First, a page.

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Sergei RACHMANINOV (1873–1943)
Piano Trio No.1 in G minor (1892) [14:41]
Anton ARENSKY (1861–1906)
Piano Trio in D minor, op.32 (1894) [26:19]
Dmitri SHOSTAKOVICH
Piano Trio No.2 in E minor, op.67 (1944) [27:09]
Trio Nota Bene (Julien Zufferey (violin); Xavier Pignat (cello); Lionel Monnet (piano)) rec. 17-20 July 2006, Studio Tibor Varga in Grimisuat, Switzerland. DDD
CLAVES RECORDS 50-2720 [69:45]
Experience Classicsonline


Rachmaninov’s 1st Trio is a student work which was not published until 1947 – four years after the composer’s death. In one compact movement, divided into twelve sections, we can already see the fingerprints which will pervade all Rachmaninov’s mature works. The piano writing at the outset is unmistakably Rachmaninov, even if the musical material doesn’t have the gravitas his later Largo movements will contain, and the string writing takes a little while to become real string writing. The players start by scrubbing around, allowing the piano the lead. But once the piece gets going there’s some fine music and the three instruments are, almost, treated as equal partners. The material isn’t as memorable as his later works but the melodies are very singable and Rachmaninov works out his ideas well, even if one is conscious of the episodic nature of the piece. As a composition it is more enjoyable, and satisfying, than some of Rachmaninov’s contemporary works, such as Prince Rostislav (written a year earlier) or the Caprice Bohémien, op.12  (started in the same year as this Trio). A year later Rachmaninov was to stun the world with his Prelude in C# minor, which, despite his later misgivings over having written the work, is a towering masterpiece and one which, I am sure, helped show him the way forward.
 
After this, Arensky seems like a poor relation. Although written after the Rachmaninov Trio this music looks backwards. As the notes tell us, Arensky takes Mendelssohn’s fine 1st Trio as his starting point and it sounds it, but this is not a criticism. The Trio is blessed with good tunes, has humour - the pizzicato accompaniment to the main section of the scherzo: very Midsummer Night’s Dream - as well as pathos and tenderness (the Elegia). All the material is well worked out in the classical manner, but, and this is a big but, because of the company it keeps on this disk it seems very small beer indeed. Let me stress that it is a lovely piece and certainly deserves to be heard. However it would sit more comfortably within a disk of classically-orientated works rather than this hothouse of late-romanticism - because Rachmaninov is already inhabiting this area - and modernism.
 
The Shostakovich 2nd Trio is one of the glories of the piano trio repertoire. A very personal work, written in memory of his dear friend Ivan Sollertinsky, Shostakovich has written one of his most intense chamber works. The Trio Nota Bene rise to the challenge with flying colours. Starting with ethereal harmonics on the cello, the first movement is quite straightforward, making its way through a fairly simple rondo form. The succeeding scherzo is wild and frenetic, the slow movement a passacaglia with the strings weaving magical lines over the ever repeating bass of the piano. It is the finale which is the most extreme and horrifying. Shostakovich started work on the finale as news was announced of the liberation of the Nazi death camps, including Treblinka. The composer was appalled to learn that the SS Guards made their victims dance beside their own graves before shooting them. He created a programmatic image of it, the simple dance becoming wilder and wilder, more and more desperate. In his own recording made in Prague in 1947 with David Oistrakh and Milos Sadlo, (Symposium SYMPCD 1314 – coupled with other first recordings of Shostakovich’s works) Shostakovich doesn’t hold back in this music, I cannot overstate just how important this recording is. That celebrity trio give a fierce and disturbed performance which the Trio Nota Bene comes very close to matching - with what wild abandon do they convey the dance of death! What a performance!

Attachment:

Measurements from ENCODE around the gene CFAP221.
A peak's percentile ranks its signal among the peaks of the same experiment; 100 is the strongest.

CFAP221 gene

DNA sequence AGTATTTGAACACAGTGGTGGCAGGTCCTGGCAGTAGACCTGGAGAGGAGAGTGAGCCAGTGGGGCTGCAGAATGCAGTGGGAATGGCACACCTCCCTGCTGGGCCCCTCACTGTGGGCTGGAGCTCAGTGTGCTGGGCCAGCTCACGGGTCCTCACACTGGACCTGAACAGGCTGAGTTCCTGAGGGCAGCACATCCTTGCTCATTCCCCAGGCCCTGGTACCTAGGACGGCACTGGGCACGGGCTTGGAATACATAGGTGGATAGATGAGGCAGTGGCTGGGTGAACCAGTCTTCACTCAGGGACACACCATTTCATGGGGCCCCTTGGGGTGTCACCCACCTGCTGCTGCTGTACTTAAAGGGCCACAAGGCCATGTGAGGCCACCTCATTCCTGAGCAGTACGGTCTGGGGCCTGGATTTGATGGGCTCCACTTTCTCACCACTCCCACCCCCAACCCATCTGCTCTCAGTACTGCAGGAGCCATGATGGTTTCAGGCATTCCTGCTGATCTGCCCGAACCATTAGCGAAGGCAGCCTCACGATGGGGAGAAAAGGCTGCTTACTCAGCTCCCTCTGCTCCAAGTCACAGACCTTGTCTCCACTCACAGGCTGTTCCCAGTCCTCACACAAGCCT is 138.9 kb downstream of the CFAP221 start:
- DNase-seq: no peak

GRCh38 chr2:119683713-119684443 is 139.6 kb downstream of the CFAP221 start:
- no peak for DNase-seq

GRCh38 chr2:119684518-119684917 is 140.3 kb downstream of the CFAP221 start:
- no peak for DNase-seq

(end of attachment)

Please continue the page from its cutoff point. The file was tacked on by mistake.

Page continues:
I’ve heard the Trio Nota Bene many times on the radio in live performance but this, their debut recording for Claves, is the first time I have encountered them on disk. It’s an auspicious debut. The playing is excellent. The musicians obviously fully understand each other and the give-and-take of the ensemble playing is magnificent. Recording and notes match the performances superbly. The disc is presented in a colourful and attractive sleeve which opens up into three parts the booklet being attached to the inner cover.
 
There is so much to enjoy here that you’ll find yourself returning to this disk again and again and looking forward to the Trio’s next recording.
 
Bob Briggs

see also review by Jonathan Woolf

 


 


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